From all the evidence we can find, it seems that Seeger was not an outspoken or committed supporter of BDS, and merely considered supporting the anti-Israel initiative. Israelis who knew him claimed that he would not have endorsed a boycott, and he apparently did not ever publicly call for a boycott of Israel. While Seeger's politics were always with the "peace" camp and with the "social justice" movements, over the course of his life he appeared to be sympathetic to the Jewish people and the State of Israel.

I, for one, am willing to give Seeger the benefit of the doubt and to dismiss the claims of the BDS movement and Adalah.

Note about land ownership and the JNF

Let's get our facts straight (without getting caught up in the ICAHD and Adalah propaganda): The JNF actually purchases land. Land ownership in Israel is based on the "Tabo" Land Registry system that has been in place since the 1800s, established by the Ottoman Empire, and kept in place by the British during the Mandate, and by the State of Israel to this day. Any person, Jewish, Muslim, Christian, or other, who has legal claim to the land he lives on will have records in the Land Registry office proving ownership. Israel only removes squatters who have settled the land illegally, and only a small minority at that.

Ariel Zilber's "Acceptance Speech"

At last night's ACUM awards ceremony, Ariel Zilber took the stage as Mosh Ben Ari started to perform a cover of Zilber's song "V'Eich Shelo" and apologized to Ben Ari for interrupting, but said that he had some things he really wanted to say. Zilber addressed the controversy around his Lifetime Achievement Award being rescinded due to pressure initiated and promoted by left-wing singer Ahinoam Nini, without mentioning her by name.

"I apologize for interrupting the song, but I have something to say. . . . I would like to thank the members of ACUM for awarding me the Lifetime Achievement Award--thank you very much.

"I am the grandson of Aryeh and Sara Zilber, of blessed memory, who were among the founders of Tel Aviv, in the distant past. I am the son of Bracha Tzifra, of blessed memory, who was influential in defining Israeli music, and Ben Ami Zilber, a violinist with the Israel Philharmonic Orchestra. I am from here, from this land, and am thankful for that fact every day. I am like a lone pine tree [a reference to one of his most popular songs--ed.], standing against fire and water, expressing my feelings through notes.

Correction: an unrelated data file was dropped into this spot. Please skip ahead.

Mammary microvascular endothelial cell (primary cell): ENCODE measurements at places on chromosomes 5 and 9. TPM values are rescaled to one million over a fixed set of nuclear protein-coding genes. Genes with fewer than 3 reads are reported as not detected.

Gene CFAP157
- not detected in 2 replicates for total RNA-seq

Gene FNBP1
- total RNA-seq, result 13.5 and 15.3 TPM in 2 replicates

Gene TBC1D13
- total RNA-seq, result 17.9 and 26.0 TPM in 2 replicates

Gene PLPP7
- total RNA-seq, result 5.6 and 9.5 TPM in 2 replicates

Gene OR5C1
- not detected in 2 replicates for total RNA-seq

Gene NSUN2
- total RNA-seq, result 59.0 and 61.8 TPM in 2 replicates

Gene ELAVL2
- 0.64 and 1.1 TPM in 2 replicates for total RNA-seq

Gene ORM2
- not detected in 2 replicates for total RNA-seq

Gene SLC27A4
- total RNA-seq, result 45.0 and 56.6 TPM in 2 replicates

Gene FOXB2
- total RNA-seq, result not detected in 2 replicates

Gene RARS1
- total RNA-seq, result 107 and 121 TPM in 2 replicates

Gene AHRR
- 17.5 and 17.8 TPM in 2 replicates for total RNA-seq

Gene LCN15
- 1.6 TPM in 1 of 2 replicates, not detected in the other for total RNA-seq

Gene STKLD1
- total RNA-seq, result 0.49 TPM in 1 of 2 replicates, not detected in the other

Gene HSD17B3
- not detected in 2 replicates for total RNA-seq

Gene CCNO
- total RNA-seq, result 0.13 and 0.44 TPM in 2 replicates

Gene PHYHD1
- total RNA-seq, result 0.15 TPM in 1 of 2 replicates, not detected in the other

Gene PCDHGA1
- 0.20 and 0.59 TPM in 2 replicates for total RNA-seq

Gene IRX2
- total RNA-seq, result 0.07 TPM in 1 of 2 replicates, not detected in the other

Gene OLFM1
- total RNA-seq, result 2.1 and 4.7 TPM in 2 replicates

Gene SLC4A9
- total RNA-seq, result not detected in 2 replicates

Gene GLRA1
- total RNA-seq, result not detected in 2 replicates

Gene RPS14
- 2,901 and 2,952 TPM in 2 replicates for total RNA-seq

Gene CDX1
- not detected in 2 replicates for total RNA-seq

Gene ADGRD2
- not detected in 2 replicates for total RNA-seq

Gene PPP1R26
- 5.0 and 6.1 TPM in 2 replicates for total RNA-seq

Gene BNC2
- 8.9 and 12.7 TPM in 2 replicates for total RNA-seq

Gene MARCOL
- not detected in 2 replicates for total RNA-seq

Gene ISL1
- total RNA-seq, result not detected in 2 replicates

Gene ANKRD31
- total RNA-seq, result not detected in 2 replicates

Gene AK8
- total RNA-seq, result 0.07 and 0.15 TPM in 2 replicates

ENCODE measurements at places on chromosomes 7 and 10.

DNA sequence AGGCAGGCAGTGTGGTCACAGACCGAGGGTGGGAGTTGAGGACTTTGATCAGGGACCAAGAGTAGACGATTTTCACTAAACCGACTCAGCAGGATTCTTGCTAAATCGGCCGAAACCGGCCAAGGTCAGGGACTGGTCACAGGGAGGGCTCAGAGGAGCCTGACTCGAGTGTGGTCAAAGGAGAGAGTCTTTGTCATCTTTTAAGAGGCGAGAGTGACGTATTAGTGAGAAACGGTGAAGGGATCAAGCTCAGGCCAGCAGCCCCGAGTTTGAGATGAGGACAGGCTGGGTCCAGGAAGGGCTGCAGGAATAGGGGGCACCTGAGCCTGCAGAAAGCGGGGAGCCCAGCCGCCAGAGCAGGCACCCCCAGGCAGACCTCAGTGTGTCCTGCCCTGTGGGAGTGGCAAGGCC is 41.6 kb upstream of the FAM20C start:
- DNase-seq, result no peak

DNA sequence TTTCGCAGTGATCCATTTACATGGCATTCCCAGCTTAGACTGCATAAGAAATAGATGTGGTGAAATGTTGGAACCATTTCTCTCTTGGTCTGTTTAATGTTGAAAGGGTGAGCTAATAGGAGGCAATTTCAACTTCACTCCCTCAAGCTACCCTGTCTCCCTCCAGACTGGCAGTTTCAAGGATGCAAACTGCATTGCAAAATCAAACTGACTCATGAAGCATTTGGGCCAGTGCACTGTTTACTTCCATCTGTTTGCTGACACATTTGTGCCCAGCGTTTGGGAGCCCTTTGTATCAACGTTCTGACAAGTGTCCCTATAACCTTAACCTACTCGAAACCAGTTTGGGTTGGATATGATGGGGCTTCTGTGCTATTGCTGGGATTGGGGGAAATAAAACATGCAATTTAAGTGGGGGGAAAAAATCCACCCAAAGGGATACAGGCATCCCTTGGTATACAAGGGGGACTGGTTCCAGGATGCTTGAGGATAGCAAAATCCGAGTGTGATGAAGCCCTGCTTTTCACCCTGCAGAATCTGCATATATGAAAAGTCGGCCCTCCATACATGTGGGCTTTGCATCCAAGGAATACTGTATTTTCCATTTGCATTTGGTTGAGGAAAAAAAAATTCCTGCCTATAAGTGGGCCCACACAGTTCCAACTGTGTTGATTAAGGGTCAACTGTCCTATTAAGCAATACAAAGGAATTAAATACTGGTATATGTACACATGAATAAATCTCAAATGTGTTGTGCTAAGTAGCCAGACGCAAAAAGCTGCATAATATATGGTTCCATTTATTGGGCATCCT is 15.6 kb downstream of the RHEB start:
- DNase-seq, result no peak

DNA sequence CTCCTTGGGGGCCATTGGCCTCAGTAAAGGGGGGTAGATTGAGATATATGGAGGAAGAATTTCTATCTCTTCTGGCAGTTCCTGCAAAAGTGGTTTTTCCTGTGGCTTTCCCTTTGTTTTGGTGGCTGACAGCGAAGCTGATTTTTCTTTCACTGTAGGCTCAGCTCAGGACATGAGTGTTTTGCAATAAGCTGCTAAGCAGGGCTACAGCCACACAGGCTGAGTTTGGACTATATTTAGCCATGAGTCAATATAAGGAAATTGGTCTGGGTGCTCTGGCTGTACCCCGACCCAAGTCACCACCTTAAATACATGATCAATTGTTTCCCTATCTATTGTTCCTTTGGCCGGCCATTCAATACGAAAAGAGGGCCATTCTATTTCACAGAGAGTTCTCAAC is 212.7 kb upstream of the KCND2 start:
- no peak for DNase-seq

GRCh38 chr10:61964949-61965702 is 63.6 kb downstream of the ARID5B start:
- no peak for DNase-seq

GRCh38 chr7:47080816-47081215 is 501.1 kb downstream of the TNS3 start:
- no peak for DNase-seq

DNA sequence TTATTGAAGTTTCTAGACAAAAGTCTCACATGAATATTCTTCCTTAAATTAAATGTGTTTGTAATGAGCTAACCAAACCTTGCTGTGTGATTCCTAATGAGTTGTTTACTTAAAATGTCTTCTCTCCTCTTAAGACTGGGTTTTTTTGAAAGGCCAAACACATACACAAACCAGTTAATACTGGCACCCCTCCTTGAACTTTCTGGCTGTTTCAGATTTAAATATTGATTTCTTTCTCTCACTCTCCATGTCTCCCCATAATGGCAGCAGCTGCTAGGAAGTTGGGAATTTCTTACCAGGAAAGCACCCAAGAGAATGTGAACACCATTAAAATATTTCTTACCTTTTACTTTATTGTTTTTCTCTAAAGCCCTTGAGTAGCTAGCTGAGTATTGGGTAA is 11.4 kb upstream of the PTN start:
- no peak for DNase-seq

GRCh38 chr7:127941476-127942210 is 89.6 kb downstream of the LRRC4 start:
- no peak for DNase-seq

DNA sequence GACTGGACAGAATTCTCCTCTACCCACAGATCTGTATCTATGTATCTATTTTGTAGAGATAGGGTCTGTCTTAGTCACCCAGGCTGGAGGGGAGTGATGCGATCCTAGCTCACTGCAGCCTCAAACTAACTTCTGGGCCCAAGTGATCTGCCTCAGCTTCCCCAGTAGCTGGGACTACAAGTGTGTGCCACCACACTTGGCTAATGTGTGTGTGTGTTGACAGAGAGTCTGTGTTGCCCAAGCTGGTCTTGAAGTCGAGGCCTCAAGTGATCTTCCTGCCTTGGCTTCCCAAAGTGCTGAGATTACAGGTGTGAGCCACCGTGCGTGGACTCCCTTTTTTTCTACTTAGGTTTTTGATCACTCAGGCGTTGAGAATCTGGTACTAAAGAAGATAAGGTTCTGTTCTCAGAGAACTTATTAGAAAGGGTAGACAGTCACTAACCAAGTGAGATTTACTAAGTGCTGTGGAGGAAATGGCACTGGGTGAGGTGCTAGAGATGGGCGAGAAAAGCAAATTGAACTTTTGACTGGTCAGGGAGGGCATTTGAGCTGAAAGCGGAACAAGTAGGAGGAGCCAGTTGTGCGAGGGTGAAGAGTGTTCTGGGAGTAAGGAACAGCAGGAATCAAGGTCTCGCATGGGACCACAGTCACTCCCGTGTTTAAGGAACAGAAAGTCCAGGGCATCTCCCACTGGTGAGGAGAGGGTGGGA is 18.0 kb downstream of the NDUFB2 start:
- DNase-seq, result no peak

"All of this divisiveness is not easy for me. I am against boycotts and in favor of allowing a person to express their opinion. I am a proud Jew and Israeli. Let's remain connected to one another through [the prism of] our childhood memories.(Those are not my words, but the words of Yuval Nissenboim, my producer.)

". . . Alongside the feelings of happiness and love--'Love thy neighbor as thy love thyself'--I feel that I have been made the punching bag for groups with agendas and frustrated artists who are constantly trying to reinvent my 'extremism.'

"Now, in my own words, I'd like to say--the members of the ACUM directorate have trampled the right of the artist to express their own opinion, they have divorced the songs from the artist. . . . They told me (they were rewarding me for) songs from a long time ago. But don't the songs I have written recently count? Songs born of all sorts of thoughts I have, (for example) a song about a shark and sardines [a reference to a protest song he released in 2008], does that count, or just those songs that are meaningless? I'd like to know if that was their intent. . . . What can you do? There is a person behind the songs. You missed a golden opportunity to be an example of unity in the nation and the freedom of opinion that we so need.

"I would return the prize, but I cannot turn my back on the outpouring of love and support I have received over the last few days. . . .

"At first I thought it was only the directorate, but then I found out that Yurik Ben David said that he doesn't see anything wrong with disqualifying someone because of his political views.

I would (like to) shut down ACUM (as it is today) and build a new ACUM, one that said there is room for every opinion in this nation; like in the Talmud, where every person has at least 10 different opinions, and everyone (freely) expresses all those opinions. And ACUM (today) is not fulfilling its mission. . . .

"That's what I have to say. I am an Israeli and a Jew, one of you. I stand here as a strong pine tree in the eye of the storm. (ACUM,) Get down off the tree. . . ."

 After the ceremony, Zilber told reporters, "I will not let these leftists destroy my life."

A Well-Deserved Prize and a Shameful Snub

"It's a very important thing to learn to talk to people you disagree with."
- Pete Seeger